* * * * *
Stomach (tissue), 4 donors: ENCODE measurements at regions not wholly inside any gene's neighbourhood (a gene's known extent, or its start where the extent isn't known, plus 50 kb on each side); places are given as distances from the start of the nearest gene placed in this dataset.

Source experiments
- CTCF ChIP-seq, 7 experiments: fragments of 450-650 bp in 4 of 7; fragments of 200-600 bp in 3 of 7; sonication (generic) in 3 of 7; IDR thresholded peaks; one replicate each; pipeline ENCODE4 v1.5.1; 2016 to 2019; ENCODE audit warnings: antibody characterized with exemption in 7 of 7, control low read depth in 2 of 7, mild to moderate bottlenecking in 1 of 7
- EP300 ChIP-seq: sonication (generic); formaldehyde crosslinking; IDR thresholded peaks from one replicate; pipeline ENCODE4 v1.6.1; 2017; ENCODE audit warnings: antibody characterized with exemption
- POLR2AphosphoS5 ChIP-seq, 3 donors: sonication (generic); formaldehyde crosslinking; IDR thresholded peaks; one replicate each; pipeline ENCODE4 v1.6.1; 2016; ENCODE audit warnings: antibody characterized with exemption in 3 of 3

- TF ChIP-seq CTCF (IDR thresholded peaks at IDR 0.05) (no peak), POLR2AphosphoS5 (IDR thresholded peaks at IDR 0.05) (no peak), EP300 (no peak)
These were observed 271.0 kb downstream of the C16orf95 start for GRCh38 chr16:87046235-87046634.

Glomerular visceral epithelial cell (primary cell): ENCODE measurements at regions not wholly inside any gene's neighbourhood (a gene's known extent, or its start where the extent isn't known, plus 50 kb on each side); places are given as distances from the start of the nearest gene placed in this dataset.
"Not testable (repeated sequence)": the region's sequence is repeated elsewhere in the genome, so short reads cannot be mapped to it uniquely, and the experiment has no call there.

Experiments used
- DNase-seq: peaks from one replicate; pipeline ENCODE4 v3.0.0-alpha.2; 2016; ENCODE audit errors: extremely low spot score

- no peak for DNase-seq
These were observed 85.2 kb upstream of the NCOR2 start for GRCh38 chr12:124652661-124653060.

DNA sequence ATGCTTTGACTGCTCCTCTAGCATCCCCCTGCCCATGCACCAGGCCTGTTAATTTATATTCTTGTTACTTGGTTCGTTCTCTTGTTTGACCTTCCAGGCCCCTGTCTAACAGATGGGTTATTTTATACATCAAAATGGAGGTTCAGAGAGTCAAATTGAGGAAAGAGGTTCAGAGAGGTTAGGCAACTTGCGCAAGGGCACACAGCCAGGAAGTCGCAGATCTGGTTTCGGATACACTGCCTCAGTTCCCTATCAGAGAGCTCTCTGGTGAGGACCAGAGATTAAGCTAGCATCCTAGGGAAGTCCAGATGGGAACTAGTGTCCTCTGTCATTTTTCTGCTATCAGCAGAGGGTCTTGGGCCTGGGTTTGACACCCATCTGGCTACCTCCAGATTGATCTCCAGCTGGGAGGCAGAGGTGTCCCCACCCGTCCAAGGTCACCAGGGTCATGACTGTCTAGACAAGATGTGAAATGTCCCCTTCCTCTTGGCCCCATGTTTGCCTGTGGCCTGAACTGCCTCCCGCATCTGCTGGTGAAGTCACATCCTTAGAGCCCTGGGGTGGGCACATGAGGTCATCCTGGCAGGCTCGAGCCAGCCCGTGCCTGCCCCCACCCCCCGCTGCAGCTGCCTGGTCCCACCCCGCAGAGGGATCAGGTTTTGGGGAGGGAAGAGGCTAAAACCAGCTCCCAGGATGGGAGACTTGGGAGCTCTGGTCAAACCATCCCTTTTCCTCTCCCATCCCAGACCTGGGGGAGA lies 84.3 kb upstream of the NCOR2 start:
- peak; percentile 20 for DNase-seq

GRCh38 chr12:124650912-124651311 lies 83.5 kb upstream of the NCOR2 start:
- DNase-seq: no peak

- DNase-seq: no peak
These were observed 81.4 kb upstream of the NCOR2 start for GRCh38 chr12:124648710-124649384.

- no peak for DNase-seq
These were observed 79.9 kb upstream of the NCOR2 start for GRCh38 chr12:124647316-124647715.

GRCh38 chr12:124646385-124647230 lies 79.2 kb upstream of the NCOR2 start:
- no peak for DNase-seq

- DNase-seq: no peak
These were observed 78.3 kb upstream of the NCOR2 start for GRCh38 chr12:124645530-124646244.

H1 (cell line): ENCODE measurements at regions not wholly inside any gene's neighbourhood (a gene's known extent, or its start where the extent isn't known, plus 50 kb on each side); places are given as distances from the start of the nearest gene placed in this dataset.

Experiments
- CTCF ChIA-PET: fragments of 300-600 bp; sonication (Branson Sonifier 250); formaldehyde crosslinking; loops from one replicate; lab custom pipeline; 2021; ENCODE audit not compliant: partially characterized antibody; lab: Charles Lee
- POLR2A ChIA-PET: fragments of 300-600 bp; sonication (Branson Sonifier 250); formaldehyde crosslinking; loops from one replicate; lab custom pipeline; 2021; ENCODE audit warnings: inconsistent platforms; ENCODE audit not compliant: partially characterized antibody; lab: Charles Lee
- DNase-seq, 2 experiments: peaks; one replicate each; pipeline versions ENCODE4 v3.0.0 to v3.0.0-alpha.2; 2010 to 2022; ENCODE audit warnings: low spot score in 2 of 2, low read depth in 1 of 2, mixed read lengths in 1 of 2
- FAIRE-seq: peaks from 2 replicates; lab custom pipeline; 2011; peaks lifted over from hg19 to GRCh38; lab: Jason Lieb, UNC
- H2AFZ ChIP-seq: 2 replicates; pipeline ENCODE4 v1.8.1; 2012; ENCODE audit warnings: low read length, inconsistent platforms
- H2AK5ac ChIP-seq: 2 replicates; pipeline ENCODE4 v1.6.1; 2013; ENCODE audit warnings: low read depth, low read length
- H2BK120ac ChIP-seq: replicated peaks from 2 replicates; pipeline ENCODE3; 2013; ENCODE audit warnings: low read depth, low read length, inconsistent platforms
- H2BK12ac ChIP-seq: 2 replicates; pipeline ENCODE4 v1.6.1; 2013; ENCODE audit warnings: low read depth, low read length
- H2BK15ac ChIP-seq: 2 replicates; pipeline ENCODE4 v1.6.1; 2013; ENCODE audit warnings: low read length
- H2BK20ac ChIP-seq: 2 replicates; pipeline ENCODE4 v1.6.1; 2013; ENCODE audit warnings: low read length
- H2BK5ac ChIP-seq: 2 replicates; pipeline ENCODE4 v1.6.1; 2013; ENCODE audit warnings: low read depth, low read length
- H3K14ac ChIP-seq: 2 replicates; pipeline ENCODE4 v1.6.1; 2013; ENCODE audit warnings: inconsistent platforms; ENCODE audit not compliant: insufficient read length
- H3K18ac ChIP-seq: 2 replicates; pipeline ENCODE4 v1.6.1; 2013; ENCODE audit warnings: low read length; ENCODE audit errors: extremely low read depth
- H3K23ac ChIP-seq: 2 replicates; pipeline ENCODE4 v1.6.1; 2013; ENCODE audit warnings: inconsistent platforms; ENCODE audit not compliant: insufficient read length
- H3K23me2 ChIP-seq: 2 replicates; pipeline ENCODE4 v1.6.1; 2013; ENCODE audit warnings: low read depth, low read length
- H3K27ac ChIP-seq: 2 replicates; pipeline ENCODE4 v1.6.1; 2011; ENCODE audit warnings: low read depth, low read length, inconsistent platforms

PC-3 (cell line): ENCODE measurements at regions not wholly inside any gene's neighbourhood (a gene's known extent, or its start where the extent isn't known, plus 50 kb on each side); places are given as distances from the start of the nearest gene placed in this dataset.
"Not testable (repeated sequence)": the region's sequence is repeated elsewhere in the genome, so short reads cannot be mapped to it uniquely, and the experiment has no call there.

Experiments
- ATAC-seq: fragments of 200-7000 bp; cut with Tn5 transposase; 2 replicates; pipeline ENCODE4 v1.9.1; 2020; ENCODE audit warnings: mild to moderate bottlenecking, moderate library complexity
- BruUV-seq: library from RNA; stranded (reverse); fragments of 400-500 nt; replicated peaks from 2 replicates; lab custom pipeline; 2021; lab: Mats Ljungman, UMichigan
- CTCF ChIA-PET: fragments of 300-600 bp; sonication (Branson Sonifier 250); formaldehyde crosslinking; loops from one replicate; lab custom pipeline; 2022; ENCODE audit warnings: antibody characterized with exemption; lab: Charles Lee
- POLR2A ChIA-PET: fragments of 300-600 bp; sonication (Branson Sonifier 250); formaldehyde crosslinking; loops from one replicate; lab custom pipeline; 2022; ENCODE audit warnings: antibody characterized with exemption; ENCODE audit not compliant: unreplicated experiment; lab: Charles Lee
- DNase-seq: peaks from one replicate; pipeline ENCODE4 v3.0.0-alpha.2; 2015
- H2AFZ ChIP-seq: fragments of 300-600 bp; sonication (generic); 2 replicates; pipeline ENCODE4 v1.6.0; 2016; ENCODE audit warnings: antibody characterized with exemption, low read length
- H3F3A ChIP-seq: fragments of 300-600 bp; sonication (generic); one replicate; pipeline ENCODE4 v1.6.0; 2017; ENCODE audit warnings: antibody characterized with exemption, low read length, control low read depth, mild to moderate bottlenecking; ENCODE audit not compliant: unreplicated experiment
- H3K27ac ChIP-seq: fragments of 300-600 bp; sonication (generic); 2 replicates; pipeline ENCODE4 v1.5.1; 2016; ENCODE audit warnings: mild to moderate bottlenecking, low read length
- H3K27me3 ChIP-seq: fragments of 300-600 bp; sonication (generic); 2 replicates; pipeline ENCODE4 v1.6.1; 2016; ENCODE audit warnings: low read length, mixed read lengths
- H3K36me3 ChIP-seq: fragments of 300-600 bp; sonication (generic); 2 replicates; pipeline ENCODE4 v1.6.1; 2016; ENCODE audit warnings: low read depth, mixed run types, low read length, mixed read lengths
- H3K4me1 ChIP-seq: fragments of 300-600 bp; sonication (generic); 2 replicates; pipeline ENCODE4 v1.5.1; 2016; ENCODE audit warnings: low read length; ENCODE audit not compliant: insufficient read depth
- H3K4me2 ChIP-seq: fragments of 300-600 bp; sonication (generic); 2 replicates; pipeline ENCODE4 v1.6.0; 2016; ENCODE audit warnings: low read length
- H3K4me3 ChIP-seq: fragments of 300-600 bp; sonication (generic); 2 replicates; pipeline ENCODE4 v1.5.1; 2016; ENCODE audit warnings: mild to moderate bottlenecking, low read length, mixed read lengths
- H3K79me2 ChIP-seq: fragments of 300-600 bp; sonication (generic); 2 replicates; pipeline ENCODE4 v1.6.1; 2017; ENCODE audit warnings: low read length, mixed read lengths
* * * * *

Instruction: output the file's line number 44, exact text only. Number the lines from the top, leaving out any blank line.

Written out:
PC-3 (cell line): ENCODE measurements at regions not wholly inside any gene's neighbourhood (a gene's known extent, or its start where the extent isn't known, plus 50 kb on each side); places are given as distances from the start of the nearest gene placed in this dataset.